Updated 2.27.13

We obtained some additional information from Simple about their account.  Simple’s Visa card is a prepaid card but the account differs in that it is a hybrid since consumers who have a Simple account do in fact have a traditional checking account with Bancorp Bank.  We have made the following changes to our original blogpost to reflect this correction below:  

Go Bank and Simple appear to share much in common, including:

There is a one significant difference we would like to point to and it is that one is attached to a deposit account and the other is a hybrid, providing both a bank account and a prepaid card.

It’s the same explanation we’ve provided again and again about the differences between a prepaid account and a checking (or deposit) account.

Go Bank’s bank is Green Dot bank and the account is a deposit account, so consumers have the same protections as one would have with a traditional bank account.

Simple’s bank is The Bancorp Bank which issues its Simple Visa Card, a prepaid card.  Simple customers also hold a bank account with Bancorp Bank and are issued a prepaid card.  Due to this hybrid nature, we were told that consumers have the full protections of consumers who hold traditional bank accounts.  Please keep in mind that other Although prepaid cards function much like debit cards tied to a bank account, but they don’t yet have federally guaranteed consumer protections, such as error resolution.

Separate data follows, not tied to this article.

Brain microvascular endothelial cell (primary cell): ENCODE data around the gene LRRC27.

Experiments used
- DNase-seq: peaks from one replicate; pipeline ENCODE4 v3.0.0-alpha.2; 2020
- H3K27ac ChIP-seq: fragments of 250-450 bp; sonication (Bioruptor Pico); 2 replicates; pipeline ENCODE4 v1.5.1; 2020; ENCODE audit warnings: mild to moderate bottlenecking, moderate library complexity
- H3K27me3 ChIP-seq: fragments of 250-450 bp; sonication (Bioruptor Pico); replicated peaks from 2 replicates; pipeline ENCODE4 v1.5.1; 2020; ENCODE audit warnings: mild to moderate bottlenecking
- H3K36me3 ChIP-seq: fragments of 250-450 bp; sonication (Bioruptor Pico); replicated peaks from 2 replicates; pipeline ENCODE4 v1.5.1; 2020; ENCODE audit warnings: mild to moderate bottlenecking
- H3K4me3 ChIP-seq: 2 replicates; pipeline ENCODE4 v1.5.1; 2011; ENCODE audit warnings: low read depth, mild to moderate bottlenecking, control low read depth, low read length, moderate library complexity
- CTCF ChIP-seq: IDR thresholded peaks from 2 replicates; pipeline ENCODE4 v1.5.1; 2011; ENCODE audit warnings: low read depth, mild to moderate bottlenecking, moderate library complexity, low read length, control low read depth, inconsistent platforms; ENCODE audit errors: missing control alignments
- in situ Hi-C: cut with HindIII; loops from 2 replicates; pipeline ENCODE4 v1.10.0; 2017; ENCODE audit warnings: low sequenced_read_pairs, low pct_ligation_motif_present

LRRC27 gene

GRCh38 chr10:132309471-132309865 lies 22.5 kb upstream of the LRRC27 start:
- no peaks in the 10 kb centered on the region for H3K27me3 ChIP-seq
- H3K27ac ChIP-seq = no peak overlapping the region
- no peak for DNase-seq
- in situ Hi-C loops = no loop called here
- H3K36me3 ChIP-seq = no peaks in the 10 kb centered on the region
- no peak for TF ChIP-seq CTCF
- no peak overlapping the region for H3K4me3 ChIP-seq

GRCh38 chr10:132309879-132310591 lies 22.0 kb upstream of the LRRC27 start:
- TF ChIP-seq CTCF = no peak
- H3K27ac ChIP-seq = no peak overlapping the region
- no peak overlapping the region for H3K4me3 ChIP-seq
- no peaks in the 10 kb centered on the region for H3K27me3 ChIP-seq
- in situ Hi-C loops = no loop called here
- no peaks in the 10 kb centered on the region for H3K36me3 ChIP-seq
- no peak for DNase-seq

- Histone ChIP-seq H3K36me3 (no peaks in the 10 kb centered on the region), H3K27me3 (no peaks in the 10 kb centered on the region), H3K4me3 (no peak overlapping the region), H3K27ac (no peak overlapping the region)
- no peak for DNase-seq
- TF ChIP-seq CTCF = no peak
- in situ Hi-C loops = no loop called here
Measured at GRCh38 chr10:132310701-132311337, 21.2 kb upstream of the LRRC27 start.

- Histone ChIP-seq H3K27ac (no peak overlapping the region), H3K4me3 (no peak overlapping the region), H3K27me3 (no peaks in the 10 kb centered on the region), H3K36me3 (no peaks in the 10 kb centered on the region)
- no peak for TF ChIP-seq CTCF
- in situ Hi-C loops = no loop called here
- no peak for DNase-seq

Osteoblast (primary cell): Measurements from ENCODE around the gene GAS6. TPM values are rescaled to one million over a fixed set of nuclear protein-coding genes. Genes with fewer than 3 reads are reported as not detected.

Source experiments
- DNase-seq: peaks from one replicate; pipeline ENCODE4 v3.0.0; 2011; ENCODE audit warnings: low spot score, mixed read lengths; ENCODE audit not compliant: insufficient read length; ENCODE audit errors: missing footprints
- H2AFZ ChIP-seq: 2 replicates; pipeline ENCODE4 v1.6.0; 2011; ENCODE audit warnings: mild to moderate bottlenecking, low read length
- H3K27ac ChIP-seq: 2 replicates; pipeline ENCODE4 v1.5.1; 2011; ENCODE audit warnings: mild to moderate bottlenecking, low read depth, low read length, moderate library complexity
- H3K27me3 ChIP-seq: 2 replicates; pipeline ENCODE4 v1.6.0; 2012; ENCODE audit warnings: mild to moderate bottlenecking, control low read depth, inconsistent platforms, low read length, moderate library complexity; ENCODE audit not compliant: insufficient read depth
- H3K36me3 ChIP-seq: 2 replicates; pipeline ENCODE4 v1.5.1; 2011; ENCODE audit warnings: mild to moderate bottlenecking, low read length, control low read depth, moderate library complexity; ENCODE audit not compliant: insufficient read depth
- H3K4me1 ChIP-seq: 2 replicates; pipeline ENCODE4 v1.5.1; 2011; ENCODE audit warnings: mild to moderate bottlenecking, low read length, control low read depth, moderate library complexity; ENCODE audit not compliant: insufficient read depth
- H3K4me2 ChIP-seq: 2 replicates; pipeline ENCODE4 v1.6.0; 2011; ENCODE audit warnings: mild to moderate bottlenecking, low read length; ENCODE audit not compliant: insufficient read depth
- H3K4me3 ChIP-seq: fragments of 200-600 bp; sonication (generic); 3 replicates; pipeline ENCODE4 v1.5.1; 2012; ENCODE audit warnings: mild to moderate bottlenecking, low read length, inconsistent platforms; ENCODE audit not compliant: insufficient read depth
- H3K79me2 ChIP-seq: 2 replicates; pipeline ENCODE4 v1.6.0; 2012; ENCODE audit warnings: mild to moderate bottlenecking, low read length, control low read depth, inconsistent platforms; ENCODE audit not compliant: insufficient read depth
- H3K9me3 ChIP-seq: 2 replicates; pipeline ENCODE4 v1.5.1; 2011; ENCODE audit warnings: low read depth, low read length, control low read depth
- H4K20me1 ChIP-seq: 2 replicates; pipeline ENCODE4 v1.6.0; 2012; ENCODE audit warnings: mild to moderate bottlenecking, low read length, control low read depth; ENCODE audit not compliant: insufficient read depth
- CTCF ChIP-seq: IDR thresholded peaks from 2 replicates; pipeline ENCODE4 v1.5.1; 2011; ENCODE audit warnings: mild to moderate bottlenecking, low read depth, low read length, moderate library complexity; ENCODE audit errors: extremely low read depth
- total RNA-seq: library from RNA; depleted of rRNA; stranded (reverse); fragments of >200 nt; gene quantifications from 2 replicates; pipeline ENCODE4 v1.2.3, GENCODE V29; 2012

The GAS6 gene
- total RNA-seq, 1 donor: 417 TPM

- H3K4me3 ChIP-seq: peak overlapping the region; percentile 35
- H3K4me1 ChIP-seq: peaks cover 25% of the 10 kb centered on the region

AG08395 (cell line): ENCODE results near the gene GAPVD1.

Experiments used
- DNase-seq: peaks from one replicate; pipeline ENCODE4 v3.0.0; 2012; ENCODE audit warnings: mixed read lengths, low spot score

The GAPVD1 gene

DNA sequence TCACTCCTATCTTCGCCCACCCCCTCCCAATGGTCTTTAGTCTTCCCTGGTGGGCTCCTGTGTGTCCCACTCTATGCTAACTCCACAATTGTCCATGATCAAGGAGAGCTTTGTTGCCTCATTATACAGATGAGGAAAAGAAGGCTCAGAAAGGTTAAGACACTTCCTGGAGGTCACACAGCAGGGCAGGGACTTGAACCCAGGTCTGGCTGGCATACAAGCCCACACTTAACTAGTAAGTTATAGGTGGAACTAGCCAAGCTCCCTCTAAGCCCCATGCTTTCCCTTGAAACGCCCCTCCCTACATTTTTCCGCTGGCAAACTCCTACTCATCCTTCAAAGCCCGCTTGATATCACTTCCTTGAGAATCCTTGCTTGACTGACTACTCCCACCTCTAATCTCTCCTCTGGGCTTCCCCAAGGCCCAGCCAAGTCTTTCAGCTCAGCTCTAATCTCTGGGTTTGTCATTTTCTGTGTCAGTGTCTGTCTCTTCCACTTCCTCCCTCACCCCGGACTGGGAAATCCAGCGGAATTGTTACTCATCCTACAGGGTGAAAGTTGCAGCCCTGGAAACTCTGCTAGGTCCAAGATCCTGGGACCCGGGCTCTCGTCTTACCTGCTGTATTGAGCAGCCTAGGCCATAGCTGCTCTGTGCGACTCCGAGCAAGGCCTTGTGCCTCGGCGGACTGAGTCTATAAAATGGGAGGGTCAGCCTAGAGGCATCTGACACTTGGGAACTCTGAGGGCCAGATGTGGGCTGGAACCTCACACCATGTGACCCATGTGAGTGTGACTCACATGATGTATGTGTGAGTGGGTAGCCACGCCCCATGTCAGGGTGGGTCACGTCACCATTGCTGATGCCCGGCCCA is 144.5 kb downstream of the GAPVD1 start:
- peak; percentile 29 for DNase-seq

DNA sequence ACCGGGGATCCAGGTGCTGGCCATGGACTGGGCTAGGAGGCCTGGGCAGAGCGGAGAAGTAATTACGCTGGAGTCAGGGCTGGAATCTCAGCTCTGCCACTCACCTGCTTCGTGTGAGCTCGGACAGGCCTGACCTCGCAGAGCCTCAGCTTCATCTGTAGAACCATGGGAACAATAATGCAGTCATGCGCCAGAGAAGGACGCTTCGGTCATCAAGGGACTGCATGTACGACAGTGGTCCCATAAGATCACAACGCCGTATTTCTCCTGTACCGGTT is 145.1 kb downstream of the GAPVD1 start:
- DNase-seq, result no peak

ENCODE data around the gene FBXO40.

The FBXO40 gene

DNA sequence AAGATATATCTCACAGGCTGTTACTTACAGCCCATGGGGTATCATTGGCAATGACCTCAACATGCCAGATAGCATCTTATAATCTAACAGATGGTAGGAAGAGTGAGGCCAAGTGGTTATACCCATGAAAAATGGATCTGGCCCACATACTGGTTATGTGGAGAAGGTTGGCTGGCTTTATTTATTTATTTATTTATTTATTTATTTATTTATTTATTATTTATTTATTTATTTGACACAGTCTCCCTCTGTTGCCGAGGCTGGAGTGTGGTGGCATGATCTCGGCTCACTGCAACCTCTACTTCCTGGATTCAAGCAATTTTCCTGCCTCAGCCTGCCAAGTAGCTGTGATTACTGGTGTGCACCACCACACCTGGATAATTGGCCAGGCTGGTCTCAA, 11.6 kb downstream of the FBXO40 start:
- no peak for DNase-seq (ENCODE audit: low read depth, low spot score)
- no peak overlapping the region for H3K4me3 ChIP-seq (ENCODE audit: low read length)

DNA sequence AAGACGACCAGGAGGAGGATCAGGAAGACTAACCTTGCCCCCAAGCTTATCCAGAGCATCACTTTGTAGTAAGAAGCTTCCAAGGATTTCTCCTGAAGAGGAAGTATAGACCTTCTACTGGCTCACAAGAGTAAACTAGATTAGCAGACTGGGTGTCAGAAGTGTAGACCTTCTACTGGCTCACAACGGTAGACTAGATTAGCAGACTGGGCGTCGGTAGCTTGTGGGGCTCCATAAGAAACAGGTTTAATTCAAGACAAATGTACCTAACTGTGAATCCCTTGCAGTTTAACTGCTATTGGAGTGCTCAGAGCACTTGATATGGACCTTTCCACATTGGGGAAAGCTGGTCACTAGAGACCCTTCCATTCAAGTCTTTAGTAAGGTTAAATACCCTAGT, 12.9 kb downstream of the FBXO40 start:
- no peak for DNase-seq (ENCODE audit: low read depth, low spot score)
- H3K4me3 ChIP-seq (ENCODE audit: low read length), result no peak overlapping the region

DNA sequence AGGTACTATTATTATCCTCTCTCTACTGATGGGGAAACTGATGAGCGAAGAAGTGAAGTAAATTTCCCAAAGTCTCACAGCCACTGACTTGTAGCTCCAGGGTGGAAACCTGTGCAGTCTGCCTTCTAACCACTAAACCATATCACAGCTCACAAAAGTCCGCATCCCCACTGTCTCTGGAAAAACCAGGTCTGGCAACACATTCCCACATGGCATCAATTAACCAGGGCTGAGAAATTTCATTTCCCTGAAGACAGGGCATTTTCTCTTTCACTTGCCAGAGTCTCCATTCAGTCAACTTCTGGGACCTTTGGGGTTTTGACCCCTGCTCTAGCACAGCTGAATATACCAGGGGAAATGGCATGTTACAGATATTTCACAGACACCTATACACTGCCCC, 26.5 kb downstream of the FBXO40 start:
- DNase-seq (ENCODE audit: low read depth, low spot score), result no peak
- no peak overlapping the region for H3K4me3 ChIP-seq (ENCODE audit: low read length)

(Both banks ARE FDIC-insured, so consumers would be insured to the full FDIC limit)

Loading cash into these accounts is quite different from a traditional bank, where you can deposit cash into an ATM or with a teller.  This of course has its upsides, in which consumers can go to a number of contracted ATM networks and withdraw cash at no fee or use remote deposit capture to deposit checks instead of going down to a branch or ATM as is the case with traditional banking.  But, if one has a wad of cash they would like to deposit or are paid in cash, it isn’t as simple or even possible to do so with Go Bank or Simple. Go Bank allows consumers to deposit cash by using a MoneyPak (up to $4.95) and it’s not entirely clear how one might load cash into a Simple account.  (We want to clarify here that by “cash” we mean paper money, not electronic funds).

This goes without saying, consumers should also compare other attributes, especially fees, for these new types of financial products to decide if they will best suit their needs.

Have you tried these new banking services?  What do you think of them?